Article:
Amyloidosis

Proteins play an important role in maintaining healthy body function. Normally proteins travel throughout the blood harmlessly to the muscles, bones, hair, and nails, however, some cells are capable of producing abnormal proteins. These abnormalities settle deep within the tissues and form disease causing deposits called amyloids, thus the diseases that result from these deposits are referred to as Amyloidosis. (1)

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What is Amyloidosis?

There are several different types of Amyloidosis that result from these abnormal protein deposits. The most prevalent forms of Amyloidosis, Primary Amyloidosis and Dialysis Related Amyloidosis, are both closely related to kidney disease. (1)

Primary Amyloidosis

This form of Amyloidosis occurs when the antibody producing cells are unable to operate properly which leads to an abnormal production of protein fibers made of antibody fragments. When these antibody fragments come together, they form harmful deposits in several organs, but primarily within the kidneys where the damage prohibits them from effectively removing urea and other wastes from the blood. The heart, lungs, brain, and digestive system are also targeted by these irregular amyloids. (1)

Symptoms

Those who suffer from Primary Amyloidosis may find that they also have the condition called proteinuria, where large amounts of protein are found within the urine, which usually signifies that the kidneys are not performing correctly. Others may also suffer from the condition known as multiple mylemoa. (1)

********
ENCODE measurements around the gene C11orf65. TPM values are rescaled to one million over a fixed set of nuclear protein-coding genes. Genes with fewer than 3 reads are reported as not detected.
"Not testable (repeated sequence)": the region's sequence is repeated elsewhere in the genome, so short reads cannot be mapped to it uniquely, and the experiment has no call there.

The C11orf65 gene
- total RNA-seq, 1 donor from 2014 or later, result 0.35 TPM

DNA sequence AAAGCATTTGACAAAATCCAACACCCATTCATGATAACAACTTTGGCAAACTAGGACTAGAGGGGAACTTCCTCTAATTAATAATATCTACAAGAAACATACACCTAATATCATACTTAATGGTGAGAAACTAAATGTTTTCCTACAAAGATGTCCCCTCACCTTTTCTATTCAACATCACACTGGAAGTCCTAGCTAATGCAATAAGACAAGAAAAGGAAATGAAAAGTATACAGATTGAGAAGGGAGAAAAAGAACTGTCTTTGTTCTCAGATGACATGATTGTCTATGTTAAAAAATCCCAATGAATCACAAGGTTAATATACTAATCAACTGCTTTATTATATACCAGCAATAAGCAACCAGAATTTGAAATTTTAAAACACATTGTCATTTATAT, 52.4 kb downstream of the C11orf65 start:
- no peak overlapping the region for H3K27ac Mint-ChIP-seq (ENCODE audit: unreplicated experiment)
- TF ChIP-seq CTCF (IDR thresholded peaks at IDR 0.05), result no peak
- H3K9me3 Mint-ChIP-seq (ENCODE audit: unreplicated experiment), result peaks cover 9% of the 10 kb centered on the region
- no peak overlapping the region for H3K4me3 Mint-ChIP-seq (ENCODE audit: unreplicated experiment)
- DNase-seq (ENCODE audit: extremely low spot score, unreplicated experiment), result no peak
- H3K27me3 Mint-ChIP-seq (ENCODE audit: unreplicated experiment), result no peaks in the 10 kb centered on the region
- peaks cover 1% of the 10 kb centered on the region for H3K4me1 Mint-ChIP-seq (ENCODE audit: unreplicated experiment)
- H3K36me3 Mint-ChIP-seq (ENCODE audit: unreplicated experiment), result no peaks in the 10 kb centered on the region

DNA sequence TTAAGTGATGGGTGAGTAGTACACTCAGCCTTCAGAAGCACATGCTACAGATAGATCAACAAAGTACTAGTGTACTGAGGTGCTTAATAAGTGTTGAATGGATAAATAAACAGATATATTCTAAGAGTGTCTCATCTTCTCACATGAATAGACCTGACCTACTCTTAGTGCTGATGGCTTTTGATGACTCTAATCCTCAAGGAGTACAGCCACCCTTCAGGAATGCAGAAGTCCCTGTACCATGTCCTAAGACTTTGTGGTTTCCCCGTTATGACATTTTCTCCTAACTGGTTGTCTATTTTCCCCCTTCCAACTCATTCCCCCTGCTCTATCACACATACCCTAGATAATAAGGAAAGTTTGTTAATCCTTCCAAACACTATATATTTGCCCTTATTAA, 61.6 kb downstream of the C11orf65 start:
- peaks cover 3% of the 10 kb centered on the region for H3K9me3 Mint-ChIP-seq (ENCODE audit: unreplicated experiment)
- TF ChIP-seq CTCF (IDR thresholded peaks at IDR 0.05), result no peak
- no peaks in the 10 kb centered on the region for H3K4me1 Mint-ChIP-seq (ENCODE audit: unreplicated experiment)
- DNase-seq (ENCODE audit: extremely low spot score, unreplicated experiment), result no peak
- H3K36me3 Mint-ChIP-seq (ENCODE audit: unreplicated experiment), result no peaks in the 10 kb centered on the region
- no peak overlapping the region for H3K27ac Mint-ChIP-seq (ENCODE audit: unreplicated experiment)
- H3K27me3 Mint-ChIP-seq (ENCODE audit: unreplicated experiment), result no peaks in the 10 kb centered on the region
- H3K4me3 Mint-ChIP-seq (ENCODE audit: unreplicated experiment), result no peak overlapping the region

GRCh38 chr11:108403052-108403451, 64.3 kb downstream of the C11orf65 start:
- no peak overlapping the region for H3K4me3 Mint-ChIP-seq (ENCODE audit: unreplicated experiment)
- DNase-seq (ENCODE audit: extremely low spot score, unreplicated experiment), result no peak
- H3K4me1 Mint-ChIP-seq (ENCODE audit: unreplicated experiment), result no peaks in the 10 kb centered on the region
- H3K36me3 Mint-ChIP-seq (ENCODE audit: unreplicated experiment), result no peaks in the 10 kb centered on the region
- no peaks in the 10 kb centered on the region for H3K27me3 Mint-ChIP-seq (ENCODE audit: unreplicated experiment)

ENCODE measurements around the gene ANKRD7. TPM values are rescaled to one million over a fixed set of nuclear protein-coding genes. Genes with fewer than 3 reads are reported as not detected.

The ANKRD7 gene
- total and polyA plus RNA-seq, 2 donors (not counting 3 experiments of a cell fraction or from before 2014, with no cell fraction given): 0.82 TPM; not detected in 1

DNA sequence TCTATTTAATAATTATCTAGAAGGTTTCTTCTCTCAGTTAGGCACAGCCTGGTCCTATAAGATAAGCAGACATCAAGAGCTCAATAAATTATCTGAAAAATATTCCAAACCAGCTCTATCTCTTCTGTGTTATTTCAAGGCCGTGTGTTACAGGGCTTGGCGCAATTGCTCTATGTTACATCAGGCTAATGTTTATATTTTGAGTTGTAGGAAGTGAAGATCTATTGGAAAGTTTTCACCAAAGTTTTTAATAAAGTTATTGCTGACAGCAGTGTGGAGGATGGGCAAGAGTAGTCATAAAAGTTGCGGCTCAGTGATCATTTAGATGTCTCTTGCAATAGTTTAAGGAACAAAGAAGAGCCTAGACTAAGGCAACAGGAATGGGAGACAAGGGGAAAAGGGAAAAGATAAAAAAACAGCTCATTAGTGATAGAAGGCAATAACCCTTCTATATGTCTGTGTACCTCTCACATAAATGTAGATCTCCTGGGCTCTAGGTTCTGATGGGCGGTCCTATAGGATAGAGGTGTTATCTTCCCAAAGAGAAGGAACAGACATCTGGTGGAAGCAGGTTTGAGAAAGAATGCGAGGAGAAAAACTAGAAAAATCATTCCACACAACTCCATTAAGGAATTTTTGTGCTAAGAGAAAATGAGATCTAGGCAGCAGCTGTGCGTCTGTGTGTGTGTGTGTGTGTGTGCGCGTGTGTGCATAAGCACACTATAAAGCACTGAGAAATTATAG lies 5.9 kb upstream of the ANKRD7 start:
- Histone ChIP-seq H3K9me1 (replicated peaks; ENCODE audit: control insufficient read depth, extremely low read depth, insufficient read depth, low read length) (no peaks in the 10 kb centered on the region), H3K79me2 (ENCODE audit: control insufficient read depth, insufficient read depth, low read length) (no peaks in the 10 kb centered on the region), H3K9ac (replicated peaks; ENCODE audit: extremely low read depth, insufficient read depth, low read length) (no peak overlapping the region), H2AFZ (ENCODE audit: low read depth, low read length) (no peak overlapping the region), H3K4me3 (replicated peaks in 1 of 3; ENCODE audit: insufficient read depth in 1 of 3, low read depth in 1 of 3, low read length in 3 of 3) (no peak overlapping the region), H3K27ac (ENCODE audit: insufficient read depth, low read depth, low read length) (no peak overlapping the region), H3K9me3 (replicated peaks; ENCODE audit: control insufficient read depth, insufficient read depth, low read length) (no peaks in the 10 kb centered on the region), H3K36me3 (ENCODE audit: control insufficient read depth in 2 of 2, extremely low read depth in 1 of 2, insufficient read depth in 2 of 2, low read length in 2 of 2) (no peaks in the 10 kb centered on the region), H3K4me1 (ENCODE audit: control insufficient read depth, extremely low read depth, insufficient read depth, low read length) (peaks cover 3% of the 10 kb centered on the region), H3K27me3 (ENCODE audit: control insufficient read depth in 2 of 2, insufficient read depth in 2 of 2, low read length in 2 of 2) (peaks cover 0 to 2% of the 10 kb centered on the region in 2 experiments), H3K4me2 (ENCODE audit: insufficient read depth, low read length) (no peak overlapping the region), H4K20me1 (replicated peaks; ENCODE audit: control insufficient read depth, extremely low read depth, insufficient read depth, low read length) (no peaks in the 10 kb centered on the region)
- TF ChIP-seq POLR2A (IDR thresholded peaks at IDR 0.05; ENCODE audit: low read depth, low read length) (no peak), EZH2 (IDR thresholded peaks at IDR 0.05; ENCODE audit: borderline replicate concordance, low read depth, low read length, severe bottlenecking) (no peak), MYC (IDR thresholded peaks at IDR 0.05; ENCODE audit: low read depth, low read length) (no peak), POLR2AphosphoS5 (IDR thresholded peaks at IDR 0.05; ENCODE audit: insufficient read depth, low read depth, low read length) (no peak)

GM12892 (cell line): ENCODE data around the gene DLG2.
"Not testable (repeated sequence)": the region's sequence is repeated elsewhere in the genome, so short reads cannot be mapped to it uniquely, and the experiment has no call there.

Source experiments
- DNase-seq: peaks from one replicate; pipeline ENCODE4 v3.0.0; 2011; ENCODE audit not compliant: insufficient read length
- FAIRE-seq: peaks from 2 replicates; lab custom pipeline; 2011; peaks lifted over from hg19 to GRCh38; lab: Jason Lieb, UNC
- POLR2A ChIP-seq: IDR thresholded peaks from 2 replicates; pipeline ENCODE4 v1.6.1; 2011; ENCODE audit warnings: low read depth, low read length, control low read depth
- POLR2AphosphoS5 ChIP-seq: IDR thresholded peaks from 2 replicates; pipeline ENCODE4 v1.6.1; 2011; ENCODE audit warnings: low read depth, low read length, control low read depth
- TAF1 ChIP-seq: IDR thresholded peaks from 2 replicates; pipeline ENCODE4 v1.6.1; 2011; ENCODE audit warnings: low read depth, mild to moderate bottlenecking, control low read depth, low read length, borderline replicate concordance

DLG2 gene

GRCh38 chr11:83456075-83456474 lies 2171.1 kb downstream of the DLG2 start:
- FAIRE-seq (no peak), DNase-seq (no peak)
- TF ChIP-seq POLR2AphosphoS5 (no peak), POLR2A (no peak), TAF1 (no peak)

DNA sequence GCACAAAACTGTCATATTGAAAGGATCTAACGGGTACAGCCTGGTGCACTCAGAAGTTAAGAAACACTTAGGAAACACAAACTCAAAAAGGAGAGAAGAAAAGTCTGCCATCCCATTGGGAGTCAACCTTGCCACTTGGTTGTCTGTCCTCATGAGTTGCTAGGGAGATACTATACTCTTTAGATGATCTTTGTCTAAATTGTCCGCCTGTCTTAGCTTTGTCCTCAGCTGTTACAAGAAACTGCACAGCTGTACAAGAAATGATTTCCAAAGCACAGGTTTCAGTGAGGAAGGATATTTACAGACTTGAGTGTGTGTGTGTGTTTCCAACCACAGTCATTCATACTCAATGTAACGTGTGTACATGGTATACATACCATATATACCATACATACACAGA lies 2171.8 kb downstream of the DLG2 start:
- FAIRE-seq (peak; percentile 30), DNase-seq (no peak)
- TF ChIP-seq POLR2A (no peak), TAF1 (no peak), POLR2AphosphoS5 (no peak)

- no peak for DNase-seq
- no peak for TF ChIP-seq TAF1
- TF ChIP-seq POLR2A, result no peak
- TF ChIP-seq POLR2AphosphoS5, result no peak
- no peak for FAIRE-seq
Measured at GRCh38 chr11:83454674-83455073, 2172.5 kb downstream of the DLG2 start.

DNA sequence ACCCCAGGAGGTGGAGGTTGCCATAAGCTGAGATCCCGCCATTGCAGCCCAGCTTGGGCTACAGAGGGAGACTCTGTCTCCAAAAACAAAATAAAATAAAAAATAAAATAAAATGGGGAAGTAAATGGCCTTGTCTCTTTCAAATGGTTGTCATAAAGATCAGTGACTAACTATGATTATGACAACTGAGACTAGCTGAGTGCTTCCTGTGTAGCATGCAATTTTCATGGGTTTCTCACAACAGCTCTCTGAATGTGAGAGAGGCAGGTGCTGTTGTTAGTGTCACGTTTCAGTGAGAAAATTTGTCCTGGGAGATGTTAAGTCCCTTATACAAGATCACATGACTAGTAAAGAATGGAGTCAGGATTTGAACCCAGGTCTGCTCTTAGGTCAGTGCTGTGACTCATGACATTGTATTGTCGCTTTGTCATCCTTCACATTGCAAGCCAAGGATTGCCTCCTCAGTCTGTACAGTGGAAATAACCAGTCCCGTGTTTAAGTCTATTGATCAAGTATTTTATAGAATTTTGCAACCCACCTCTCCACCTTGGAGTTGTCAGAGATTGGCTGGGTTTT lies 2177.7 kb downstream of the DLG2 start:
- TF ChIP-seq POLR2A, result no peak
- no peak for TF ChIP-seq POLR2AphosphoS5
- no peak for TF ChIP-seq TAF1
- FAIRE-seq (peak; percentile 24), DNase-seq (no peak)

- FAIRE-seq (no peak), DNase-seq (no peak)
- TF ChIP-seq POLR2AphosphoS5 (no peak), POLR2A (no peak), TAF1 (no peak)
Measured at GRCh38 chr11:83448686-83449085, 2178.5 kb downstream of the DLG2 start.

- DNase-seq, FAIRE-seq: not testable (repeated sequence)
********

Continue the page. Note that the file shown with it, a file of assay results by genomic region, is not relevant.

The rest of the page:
Treatment
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Renal Amyloidosis

In most cases, it is the discovery of proteinuria that motivates a physician to perform a biopsy to test for the presence of Amyloidosis. When a form of Amyloidosis has been diagnosed, drug therapy with melphalan and prednisone, a cancer drug and anti-inflammatory steroid drug, are used in attempt to slow the amyloid deposit build up and slowing the growth of these abnormal protein producing cells. As with many chemotherapy treatments, these drugs have similar side effects, such as nausea, vomiting, hair loss, and fatigue. Another effective treatment method that is used is transplanting the patient's own blood stem cells in place of the damaged bone marrow. Melphalan is utilized again for this procedure and can create the same serious side effects, so those with heart issues are not considered for this treatment. (1)

Dialysis Related Amyloidosis (DRA)

This form of Amyloidosis occurs when patients are receiving dialysis and the small protein called beta-2-microglobulin builds up within the blood as a result of nonfunctioning kidneys. These small proteins have the ability to link onto each other creating large molecules the form deposits, creating discomfort, and damaging the surrounding tissues. Older adults who have been on hemodialysis for more than five years are more likely to acquire DRA, because the Hemodiaylsis membranes are unable to remove the complex beta-2-microglobulin proteins form the bloodstream, causing blood levels the elevate and form deposits in the bone , joints, and tendons. (1)

Symptoms
DRA results in pain, stiffness, and fluid in the joints, and patients frequently develop cysts, or hollow cavities, that can lead to bone fractures. Amyloid deposits also cause tears in ligaments and tendons which leads to carpal tunnel syndrome, a very treatable condition resulting in the proteinAmyloidosis_and_Kidney_Disease_clip_image001.jpg buildup of the wrists. (1)

General Sympoms

  • Fatigue